Newswise — WARRENDALE, PA – [June 2020] – The Materials Research Society (MRS) and The Minerals, Metals & Materials Society (TMS) have selected Megan Malara, The Ohio State University, as the 2020-2021 MRS/TMS Congressional Science and Engineering Fellow. Malara will serve a one-year term working as a special legislative assistant on the staff of a member of Congress or congressional committee.

"I am so grateful to receive the 2020-2021 MRS/TMS Congressional Science and Engineering Fellowship,” Malara said. “During the fellowship year, I look forward to gaining further insight into the role of scientists in policy, and actively engaging in the legislative process. As we find our way through the current health crisis, I aim to lend my technical background in biology and biomaterials to meet the legislative challenges to come.“ 

As part of her Fellowship, Malara will attend a comprehensive science policy and communication training and orientation session facilitated by the American Association of the Advancement of Science (AAAS). Upon training completion, she will interview with Senate, House of Representatives and congressional committee staff on Capitol Hill and will then select which congressional office or committee she wishes to serve for her fellowship year.

The Congressional Fellowship’s program mission is to bring technical and scientific backgrounds and external perspectives to the decision-making process in Congress. Typically, Fellows conduct legislative or oversight work, assist in Congressional hearings and debates, prepare briefs, and write speeches as a part of their daily responsibilities. By applying her strengths in communication, research, and problem-solving to help legislators apply scientific evidence in support of socially responsible policies, Malara will help to broaden awareness of the value of scientist- and engineer-government interaction.

Each year, following a formal application process, finalists are interviewed and a Fellow is selected by committees comprised of volunteer members from MRS and TMS. For more information on the selection process, visit the MRS website.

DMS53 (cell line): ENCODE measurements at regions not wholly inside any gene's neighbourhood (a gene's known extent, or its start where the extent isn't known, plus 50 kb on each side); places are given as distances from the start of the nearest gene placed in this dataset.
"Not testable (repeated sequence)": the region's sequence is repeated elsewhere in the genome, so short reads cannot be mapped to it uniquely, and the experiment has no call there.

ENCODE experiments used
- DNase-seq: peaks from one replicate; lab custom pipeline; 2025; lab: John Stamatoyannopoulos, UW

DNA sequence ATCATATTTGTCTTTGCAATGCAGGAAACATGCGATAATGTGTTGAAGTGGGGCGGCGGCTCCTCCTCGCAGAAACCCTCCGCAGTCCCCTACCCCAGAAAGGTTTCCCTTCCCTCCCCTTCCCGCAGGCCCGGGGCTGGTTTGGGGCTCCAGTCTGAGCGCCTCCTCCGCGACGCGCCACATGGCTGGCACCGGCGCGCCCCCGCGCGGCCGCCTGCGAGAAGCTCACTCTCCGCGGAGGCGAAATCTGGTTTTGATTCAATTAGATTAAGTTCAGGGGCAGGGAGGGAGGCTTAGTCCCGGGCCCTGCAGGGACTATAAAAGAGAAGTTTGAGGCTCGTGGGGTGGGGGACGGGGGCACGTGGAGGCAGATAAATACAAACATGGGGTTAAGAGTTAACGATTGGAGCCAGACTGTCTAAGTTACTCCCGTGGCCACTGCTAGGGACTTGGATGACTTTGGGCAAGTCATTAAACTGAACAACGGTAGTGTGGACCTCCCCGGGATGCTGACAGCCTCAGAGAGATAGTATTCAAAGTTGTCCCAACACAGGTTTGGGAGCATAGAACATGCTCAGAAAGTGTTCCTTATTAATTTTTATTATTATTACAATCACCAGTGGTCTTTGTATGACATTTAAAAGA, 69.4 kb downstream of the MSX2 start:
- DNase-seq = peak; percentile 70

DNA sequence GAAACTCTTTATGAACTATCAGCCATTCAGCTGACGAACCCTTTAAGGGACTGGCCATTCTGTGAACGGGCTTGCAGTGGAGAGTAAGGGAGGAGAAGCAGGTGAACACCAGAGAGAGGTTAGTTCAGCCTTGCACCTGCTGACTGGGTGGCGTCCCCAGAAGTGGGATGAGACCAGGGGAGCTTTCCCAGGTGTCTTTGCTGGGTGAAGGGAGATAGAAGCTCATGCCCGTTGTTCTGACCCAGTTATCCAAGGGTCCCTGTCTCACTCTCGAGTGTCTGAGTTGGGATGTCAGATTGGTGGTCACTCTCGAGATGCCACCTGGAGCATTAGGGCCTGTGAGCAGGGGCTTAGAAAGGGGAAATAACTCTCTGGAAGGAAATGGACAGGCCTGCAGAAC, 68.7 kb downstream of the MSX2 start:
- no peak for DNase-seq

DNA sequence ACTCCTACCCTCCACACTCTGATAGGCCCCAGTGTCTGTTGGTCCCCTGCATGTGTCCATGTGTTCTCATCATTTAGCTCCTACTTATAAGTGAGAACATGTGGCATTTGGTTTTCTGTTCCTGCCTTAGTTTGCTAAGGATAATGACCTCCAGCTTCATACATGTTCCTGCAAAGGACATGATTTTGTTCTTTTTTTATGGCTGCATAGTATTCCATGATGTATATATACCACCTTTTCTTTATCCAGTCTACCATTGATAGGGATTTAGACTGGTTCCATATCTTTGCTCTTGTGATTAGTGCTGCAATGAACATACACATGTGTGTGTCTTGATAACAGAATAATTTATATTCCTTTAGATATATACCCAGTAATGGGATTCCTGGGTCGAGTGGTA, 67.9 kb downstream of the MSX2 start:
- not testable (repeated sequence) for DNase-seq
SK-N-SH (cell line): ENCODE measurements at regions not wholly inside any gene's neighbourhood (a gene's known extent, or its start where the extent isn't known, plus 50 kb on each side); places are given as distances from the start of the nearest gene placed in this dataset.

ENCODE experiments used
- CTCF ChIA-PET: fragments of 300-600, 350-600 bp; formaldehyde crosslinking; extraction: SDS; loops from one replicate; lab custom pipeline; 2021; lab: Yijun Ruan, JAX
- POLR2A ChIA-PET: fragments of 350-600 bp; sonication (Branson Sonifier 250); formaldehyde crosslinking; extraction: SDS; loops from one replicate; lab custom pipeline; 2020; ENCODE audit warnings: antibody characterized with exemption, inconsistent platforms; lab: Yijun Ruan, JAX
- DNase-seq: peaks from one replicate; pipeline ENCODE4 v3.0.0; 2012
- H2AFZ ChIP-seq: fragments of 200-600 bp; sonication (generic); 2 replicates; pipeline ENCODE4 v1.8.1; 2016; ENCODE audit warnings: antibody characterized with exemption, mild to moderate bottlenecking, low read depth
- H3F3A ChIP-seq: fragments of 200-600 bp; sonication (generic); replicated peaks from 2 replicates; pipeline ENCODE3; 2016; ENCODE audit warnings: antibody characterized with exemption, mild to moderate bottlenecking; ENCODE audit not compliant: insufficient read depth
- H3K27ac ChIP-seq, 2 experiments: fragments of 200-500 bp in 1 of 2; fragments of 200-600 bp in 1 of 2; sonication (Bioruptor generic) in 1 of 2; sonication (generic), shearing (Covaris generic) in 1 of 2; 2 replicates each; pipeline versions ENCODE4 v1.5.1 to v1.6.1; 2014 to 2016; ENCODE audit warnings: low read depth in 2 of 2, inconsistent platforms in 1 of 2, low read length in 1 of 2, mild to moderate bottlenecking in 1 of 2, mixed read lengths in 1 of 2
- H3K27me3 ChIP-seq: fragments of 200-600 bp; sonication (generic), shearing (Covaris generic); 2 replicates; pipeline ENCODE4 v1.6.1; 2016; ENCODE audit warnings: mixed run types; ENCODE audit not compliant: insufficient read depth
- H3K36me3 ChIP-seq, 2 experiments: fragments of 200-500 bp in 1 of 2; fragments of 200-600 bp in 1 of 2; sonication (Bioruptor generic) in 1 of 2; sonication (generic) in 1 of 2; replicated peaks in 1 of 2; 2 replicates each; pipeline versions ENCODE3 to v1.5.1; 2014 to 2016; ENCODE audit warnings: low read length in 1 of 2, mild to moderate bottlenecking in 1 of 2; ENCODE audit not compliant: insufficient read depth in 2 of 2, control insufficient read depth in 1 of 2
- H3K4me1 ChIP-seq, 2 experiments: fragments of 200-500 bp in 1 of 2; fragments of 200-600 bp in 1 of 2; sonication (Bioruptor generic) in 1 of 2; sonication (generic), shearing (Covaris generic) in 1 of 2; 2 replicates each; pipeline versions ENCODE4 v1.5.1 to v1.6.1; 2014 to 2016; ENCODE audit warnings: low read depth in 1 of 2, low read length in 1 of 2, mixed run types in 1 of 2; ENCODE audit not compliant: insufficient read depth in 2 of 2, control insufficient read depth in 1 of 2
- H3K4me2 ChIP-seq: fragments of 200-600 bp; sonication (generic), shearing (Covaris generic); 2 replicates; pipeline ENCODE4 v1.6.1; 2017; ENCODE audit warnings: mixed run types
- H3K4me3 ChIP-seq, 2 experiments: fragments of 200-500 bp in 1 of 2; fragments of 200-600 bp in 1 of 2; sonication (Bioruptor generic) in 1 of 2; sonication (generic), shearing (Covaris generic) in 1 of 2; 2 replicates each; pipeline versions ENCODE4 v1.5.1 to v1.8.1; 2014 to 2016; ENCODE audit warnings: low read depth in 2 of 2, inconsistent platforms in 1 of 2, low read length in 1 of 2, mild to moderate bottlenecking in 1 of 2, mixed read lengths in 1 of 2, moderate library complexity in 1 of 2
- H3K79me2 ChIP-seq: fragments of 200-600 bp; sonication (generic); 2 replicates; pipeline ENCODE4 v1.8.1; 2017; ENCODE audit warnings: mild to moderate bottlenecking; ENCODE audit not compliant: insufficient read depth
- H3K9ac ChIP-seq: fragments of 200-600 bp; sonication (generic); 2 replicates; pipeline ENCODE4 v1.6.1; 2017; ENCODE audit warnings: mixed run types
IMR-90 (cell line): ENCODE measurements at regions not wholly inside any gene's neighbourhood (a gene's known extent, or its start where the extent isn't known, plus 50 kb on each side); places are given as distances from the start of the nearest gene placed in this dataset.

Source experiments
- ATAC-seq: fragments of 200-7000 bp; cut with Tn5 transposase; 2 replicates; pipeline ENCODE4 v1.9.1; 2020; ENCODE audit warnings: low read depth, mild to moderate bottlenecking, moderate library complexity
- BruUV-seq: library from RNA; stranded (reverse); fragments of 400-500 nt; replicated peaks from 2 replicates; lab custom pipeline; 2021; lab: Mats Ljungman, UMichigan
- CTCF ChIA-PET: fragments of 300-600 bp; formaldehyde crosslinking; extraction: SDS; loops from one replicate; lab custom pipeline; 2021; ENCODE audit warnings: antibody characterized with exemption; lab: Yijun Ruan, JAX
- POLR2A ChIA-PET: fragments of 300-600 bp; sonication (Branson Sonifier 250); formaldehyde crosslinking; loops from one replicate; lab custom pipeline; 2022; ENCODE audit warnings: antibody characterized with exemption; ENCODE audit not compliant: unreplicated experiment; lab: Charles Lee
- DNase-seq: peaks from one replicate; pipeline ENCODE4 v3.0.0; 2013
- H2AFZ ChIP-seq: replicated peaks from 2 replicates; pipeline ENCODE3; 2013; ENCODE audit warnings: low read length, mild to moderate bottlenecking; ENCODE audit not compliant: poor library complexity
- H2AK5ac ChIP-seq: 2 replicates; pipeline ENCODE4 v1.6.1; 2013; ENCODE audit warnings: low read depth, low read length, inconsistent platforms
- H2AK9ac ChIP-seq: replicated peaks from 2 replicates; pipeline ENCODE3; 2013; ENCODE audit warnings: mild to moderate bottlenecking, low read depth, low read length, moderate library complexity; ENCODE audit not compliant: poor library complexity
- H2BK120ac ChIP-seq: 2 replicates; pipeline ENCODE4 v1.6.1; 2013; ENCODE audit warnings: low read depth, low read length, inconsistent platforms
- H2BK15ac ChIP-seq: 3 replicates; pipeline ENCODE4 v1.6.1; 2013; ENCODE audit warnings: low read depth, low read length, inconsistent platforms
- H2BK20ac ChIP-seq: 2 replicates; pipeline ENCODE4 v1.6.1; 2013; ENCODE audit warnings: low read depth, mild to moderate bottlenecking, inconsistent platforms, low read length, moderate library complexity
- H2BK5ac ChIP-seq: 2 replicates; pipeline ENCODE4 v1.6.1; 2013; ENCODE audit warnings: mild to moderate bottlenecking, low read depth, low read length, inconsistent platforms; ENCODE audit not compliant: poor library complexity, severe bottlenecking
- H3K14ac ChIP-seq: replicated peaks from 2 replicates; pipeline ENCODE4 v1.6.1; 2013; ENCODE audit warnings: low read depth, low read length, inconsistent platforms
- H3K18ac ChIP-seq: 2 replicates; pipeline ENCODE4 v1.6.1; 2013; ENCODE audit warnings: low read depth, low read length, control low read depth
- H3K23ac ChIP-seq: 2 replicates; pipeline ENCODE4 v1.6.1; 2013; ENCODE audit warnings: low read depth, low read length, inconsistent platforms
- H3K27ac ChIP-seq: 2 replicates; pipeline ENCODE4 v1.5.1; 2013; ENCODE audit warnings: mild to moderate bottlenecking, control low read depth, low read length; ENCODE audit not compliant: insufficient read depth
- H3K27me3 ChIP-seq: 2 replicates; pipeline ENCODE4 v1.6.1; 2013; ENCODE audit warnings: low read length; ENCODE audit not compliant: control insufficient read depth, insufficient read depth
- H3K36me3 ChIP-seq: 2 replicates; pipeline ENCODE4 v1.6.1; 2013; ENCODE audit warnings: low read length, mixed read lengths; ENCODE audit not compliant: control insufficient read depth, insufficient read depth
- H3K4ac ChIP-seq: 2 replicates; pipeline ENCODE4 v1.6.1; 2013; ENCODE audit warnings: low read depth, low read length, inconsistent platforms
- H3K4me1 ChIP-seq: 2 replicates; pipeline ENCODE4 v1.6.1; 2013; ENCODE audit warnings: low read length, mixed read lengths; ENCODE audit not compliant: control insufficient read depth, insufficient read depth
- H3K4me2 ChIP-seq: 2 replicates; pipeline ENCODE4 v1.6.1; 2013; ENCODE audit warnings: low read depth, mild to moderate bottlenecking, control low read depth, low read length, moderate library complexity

About Megan Malara

Megan Malara earned her B.S. (2014) and Ph.D. (2020) degrees in materials science and engineering from The Ohio State University. She began her specialization in biomaterials with research pertaining to nanoscale polymeric fibers as a platform to sort cancer cells and as a 3D scaffolding for small diameter blood vessels. Malara conducted her graduate research in tissue engineering and regenerative medicine. Her doctoral research focused on developing the dermal-epidermal junction (DEJ) of cultured skin grafts for the treatment of large total body surface area burns. Using techniques such as photolithography and laser ablation to pattern scaffold surfaces to mimic the native DEJ, Malara conducted in vitro analyses of cell behavior to patterning and in vivo animal studies to translate this technology towards clinical application. 

Malara’s interest in science policy began while attending Material Advantage Congressional Visit Days where she connected with the offices of elected officials and offered her experience as a scientist. She continued her interest in policy as a community team leader for a political campaign where she trained and organized volunteers to engage with the public on policy-related issues. Influenced by her Rust Belt upbringing, Malara has policy interests in translating research to manufacturing jobs, increasing opportunities for education, and improving public confidence in science.

Photo of Megan Malara available upon request at

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